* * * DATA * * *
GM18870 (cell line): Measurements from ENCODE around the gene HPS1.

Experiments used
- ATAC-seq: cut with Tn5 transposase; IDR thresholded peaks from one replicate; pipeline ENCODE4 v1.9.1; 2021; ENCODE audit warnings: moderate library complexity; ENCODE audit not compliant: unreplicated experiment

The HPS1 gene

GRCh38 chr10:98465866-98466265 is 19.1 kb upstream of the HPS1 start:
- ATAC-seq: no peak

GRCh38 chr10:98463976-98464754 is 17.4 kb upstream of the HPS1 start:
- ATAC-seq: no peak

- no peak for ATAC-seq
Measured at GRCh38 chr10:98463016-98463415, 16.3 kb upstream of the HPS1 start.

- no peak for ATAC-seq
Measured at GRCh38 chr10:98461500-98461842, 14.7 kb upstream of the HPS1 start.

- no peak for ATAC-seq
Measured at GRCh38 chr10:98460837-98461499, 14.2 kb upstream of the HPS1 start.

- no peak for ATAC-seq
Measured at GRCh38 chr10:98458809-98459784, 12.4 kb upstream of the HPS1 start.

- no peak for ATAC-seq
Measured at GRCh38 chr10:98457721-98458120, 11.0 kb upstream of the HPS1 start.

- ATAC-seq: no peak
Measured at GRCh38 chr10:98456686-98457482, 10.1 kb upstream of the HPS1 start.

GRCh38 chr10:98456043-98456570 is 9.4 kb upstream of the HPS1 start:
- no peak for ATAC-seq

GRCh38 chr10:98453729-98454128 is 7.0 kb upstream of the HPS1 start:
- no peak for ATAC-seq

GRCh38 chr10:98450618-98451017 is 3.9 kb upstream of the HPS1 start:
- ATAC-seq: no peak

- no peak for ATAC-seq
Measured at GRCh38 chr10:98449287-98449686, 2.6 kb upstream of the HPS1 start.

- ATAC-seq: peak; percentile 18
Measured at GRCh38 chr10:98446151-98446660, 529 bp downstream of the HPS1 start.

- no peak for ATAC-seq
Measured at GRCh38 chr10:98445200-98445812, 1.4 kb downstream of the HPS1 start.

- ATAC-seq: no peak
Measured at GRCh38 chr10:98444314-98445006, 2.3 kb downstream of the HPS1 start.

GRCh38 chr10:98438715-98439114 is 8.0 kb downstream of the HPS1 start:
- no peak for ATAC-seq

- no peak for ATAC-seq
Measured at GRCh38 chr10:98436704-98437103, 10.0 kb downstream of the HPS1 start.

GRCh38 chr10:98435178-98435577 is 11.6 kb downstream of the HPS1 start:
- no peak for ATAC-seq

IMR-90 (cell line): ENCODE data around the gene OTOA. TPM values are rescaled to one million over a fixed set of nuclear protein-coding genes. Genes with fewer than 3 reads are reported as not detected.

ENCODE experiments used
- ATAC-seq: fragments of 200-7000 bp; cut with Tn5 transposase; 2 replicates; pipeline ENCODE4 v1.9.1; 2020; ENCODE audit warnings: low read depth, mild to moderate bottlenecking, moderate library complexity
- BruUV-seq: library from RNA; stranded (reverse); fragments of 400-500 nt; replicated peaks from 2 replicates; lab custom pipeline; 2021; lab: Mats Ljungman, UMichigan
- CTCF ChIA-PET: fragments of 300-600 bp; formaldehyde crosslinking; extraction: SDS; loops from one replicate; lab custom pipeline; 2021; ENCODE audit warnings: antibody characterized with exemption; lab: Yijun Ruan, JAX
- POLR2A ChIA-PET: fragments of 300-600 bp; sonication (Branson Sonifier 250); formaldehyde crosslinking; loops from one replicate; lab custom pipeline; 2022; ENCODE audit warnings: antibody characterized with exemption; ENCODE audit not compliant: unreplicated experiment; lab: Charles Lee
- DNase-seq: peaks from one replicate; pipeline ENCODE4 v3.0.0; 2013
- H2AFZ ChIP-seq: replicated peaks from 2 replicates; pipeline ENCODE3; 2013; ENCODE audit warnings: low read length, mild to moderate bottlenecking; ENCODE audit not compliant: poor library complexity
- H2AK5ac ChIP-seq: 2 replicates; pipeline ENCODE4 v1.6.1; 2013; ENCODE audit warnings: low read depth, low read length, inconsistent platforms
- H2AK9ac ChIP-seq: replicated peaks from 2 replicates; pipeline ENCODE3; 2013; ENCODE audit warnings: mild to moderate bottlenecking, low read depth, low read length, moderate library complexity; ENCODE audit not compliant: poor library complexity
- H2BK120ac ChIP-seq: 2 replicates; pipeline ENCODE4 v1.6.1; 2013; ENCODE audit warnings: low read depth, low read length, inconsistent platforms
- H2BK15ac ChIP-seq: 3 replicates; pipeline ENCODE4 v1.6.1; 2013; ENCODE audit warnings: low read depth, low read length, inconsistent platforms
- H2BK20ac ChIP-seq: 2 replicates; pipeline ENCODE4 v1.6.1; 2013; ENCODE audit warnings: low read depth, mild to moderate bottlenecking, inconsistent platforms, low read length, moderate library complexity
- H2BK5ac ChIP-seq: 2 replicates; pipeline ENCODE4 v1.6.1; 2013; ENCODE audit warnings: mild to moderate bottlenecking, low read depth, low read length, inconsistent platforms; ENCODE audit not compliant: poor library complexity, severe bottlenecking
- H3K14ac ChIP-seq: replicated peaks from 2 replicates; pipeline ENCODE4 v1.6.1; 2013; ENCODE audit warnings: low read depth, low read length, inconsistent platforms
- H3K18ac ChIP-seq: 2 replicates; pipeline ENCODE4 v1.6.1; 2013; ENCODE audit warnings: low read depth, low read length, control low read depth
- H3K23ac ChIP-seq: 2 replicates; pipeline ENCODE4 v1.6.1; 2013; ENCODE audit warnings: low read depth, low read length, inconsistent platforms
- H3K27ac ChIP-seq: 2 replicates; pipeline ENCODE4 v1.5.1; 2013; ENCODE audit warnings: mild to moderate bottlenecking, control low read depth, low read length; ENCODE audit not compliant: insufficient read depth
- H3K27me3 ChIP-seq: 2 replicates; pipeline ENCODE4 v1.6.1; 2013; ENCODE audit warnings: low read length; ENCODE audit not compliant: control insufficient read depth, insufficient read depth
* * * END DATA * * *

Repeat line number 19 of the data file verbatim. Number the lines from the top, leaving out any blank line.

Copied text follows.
- ATAC-seq: no peak